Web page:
Criminal and traffic charges against you carry a wide range of penalties, either directly from the court such as prison, probation and monetary fines, or indirectly such as increased car insurance costs, losing the right to vote, carry firearms or driving. HCPP will act as your advocate and defend your rights on any criminal or traffic charge.

Driving While Impaired (DWI/DUI)

Penalties for misdemeanor driving while impaired in North Carolina can be extremely severe, the maximum sentence being three years in prison. If convicted, there are license suspensions and points to consider, community service requirements, substance abuse assessments, and procedures to follow before being relicensed by the Department of Motor Vehicles. There are many factors involved in DWI cases that may change the outcome of the overall case, options that should be carefully considered before entering a courtroom and deciding how …

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Felony Offenses

A felony conviction can carry very serious and long-lasting consequences such as forfeiture of firearm rights, forfeiture of voting rights, and forfeiture of driving privileges. Sentences for felonies can range from probation to life imprisonment or death. In addition, there are some felony convictions for which registration as a convicted sex offender must occur. It is important when charged with a felony that you have representation that knows and understands all of these consequences as well as the rights that …

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Misdemeanor Offenses

There are a variety of misdemeanor crimes in North Carolina which carry a range of penalties including community service, probation, jail time, and even forfeiture of firearms rights or registry as a convicted sex offender. These are crimes such as shoplifting, assault, underage drinking, domestic assault, simple drug possession, and hunting or fishing violations. A conviction for a criminal misdemeanor can have an impact on applications for employment, higher education, or in applying for certain permits and licenses.

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Traffic Citations

Traffic citations can be extremely costly propositions once court fines and costs are paid and insurance points are assessed to a driver’s license for any moving violation. Points can be assessed for matters like speeding, running a stop sign, a minor traffic accident, passing a stop school bus, or speeding in a school or work zone. These added points can drive insurance rates to impossibly high costs, often preventing individuals from finding affordable insurance. There are a variety of options …

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The expunction statute in North Carolina provides remedies for individuals seeking to remove a matter from their criminal record. Employers, schools, and licensing boards often run a background check on individuals and quite often this background check will show every crime charged in a person’s history, whether convicted of the crime or not. If eligible, an expunction action may allow matters to be removed from your criminal record to give you a fresh start with a clean record.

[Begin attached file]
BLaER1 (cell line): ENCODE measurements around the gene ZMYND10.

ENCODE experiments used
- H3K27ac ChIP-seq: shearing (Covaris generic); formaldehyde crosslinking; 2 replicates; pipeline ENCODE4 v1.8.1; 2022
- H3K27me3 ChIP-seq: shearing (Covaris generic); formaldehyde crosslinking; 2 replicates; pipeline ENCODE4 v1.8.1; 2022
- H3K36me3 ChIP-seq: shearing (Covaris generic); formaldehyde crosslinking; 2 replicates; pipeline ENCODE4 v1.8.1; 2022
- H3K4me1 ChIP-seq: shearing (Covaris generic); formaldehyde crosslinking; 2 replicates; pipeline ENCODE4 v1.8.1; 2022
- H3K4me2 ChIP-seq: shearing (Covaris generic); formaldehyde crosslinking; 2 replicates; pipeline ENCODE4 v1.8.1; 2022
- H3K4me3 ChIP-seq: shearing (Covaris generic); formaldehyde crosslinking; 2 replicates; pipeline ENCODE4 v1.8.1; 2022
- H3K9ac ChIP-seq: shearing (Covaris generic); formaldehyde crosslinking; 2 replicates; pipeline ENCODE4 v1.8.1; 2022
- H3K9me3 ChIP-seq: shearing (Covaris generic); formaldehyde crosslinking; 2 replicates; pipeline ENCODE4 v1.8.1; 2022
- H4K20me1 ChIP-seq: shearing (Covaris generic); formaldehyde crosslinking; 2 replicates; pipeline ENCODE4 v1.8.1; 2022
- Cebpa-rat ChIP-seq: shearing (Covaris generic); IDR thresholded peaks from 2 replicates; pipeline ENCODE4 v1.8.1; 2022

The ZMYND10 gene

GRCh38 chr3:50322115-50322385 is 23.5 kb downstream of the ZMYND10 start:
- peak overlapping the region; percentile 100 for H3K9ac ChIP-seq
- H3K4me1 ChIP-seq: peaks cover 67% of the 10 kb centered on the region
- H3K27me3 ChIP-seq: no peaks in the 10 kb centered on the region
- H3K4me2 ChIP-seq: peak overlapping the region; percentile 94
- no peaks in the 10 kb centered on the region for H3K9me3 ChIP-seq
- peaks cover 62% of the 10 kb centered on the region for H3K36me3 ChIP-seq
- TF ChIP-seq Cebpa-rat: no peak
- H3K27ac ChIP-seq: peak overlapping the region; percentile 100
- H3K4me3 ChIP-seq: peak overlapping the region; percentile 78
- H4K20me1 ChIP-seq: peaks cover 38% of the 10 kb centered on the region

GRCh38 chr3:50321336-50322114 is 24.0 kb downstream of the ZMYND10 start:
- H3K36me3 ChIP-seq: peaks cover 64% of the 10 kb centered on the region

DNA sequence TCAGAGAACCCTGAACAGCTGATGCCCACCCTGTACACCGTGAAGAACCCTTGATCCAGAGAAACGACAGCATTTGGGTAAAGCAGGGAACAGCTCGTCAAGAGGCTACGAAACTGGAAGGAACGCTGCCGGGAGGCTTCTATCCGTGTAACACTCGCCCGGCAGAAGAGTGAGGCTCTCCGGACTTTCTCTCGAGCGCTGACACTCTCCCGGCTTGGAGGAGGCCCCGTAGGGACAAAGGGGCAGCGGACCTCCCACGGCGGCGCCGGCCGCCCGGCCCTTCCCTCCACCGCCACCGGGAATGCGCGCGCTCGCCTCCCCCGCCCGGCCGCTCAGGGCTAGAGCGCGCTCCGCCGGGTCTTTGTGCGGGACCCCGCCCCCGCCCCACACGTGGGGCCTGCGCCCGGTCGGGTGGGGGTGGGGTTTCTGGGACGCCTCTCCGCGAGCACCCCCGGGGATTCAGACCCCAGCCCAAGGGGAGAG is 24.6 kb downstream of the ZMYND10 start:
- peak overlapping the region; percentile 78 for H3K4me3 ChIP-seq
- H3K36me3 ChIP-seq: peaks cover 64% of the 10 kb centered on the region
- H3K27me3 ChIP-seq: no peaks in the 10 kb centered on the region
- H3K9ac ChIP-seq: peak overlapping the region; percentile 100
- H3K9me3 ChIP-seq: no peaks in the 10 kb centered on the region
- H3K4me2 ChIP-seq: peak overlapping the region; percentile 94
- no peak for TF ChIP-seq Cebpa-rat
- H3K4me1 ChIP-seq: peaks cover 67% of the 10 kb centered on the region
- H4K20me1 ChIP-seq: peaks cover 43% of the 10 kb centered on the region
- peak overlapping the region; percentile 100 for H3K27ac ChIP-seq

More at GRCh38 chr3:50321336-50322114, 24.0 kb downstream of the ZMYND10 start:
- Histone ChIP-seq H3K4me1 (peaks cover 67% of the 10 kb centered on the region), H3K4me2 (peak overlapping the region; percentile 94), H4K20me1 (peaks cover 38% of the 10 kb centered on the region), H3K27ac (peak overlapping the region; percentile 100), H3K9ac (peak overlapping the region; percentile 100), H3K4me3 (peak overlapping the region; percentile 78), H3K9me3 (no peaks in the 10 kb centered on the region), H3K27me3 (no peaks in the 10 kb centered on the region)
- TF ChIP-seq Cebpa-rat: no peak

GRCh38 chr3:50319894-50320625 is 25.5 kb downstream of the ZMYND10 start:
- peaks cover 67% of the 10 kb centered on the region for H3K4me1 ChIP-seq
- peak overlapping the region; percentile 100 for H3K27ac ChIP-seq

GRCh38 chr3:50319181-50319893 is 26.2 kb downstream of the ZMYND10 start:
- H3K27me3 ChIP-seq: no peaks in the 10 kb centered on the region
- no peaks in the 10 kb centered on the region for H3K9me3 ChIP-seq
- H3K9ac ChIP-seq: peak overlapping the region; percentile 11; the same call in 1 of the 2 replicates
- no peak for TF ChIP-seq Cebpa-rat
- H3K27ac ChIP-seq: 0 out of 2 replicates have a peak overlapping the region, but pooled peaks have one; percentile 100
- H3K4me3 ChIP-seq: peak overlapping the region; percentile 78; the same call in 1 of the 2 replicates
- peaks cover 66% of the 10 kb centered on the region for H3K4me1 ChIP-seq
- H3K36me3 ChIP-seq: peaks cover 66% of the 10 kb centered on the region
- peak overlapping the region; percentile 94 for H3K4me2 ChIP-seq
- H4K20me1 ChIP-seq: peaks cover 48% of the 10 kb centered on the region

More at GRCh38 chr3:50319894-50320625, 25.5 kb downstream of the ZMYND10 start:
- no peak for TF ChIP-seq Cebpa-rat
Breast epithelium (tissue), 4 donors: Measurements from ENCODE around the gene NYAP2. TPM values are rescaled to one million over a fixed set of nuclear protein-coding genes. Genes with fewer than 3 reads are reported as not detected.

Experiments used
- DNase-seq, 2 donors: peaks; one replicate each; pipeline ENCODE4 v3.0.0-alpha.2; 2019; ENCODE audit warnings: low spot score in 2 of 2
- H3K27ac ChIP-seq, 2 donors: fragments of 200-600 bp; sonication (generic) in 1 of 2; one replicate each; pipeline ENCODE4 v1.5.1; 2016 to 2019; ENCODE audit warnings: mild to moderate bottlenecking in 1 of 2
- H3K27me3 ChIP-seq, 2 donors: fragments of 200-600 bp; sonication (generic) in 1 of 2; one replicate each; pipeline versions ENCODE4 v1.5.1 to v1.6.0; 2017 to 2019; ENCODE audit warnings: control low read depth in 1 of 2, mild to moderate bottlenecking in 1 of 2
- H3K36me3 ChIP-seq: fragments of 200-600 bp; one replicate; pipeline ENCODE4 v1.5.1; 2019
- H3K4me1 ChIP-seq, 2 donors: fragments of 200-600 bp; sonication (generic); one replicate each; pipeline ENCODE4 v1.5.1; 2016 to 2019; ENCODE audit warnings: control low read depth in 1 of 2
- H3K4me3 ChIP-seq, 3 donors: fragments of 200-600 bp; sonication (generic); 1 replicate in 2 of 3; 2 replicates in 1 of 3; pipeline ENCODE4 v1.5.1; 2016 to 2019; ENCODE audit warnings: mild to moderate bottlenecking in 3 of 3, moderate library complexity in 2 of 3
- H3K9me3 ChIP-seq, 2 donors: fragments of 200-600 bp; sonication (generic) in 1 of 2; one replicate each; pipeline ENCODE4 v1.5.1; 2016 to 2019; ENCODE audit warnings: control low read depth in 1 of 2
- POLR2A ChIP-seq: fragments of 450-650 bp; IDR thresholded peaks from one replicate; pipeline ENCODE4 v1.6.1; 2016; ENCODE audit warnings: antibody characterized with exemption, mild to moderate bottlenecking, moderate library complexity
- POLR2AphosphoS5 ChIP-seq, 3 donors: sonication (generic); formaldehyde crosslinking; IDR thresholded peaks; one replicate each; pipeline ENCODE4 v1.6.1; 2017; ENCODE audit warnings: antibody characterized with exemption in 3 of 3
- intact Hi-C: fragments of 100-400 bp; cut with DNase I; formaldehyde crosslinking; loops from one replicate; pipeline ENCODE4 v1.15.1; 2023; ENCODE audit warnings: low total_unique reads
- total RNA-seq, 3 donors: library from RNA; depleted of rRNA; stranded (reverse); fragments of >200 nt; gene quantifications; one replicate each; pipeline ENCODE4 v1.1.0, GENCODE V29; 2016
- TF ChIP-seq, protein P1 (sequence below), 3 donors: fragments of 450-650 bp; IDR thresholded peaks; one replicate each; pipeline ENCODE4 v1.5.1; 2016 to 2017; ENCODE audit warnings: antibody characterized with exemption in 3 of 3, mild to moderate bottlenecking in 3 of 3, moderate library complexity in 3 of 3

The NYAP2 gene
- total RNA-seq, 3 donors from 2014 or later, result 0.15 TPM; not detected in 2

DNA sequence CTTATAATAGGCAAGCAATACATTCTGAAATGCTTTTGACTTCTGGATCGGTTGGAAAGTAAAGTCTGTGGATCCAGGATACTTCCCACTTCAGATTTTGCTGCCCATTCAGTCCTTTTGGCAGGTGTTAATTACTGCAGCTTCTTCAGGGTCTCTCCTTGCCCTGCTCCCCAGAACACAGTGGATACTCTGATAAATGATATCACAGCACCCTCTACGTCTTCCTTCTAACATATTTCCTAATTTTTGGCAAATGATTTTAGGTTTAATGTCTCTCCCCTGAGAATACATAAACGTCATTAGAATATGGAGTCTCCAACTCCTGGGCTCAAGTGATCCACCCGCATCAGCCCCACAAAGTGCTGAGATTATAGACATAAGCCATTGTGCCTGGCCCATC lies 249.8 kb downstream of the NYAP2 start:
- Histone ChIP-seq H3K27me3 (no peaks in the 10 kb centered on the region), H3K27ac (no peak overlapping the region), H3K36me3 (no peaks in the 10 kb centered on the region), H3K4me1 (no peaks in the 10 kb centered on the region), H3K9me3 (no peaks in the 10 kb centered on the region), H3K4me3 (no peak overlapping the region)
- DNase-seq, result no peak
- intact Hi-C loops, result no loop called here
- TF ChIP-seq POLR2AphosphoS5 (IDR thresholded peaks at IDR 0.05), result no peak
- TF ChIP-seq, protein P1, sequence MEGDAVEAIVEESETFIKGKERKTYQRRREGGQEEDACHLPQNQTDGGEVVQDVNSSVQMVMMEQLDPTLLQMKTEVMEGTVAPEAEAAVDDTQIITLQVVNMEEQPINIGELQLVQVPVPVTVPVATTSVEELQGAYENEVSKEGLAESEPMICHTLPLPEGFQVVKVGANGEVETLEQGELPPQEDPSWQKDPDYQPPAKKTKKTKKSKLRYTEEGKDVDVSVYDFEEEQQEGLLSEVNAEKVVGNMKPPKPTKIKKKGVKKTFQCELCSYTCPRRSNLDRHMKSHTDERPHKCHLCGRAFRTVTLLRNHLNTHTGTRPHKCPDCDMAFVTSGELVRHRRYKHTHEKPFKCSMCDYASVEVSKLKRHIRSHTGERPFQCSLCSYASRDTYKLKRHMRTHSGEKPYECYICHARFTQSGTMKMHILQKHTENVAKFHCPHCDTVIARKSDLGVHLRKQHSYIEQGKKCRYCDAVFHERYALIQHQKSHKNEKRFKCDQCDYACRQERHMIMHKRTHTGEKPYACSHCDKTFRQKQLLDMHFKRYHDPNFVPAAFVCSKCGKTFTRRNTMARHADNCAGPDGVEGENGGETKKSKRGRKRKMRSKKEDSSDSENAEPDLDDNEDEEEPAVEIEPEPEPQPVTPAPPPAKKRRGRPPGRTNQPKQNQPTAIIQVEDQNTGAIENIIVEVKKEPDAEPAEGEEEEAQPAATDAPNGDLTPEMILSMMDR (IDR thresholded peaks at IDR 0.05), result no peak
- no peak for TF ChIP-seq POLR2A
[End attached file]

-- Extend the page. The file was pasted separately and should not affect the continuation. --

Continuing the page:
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Domestic Violence Restraining Orders

Domestic Violence Restraining Orders and Civil No Contact Orders are court orders that prevent two or more people from having contact or communication with one another. In addition, these orders can address a variety of other matters, including the ability to possess firearms, child custody, eviction, and possession of personal property. Whether you are a party pursuing a no contact remedy or whether you have been served with a no-contact action, you should go to court prepared and fully apprised …

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DMV Hearings

An individual’s driving privileges can be suspended in North Carolina for a number of reasons, DWI, speeding, careless and reckless operation of a motor vehicle, or a felony conviction. In a number of these cases, you may be eligible to have your driver’s license privileges restored by the DMV so that you may continue to legally operate a motor vehicle. These hearings are conducted at the Department of Motor Vehicles with a specialized hearing officer and must be scheduled in …

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Juvenile Defense

North Carolina is one of only two states in the country where 16-year-olds are treated as adults in criminal court. In North Carolina, offenders under the age of 16 are prosecuted in the juvenile courts. These are special proceedings where the juvenile is adjudicated and may be sentenced to treatment, rehabilitation, or faces incarceration in a facility for juvenile offenders. Juvenile rights and proceedings differ greatly from adult proceedings so it is important that the juvenile and their family members …

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